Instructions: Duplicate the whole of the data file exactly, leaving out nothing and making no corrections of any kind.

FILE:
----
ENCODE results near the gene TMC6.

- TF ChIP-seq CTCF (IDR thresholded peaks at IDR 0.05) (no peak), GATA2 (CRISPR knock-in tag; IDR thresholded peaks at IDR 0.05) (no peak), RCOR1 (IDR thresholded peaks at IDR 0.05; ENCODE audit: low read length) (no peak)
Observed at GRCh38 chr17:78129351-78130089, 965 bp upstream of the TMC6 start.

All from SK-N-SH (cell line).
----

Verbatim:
ENCODE results near the gene TMC6.

- TF ChIP-seq CTCF (IDR thresholded peaks at IDR 0.05) (no peak), GATA2 (CRISPR knock-in tag; IDR thresholded peaks at IDR 0.05) (no peak), RCOR1 (IDR thresholded peaks at IDR 0.05; ENCODE audit: low read length) (no peak)
Observed at GRCh38 chr17:78129351-78130089, 965 bp upstream of the TMC6 start.

All from SK-N-SH (cell line).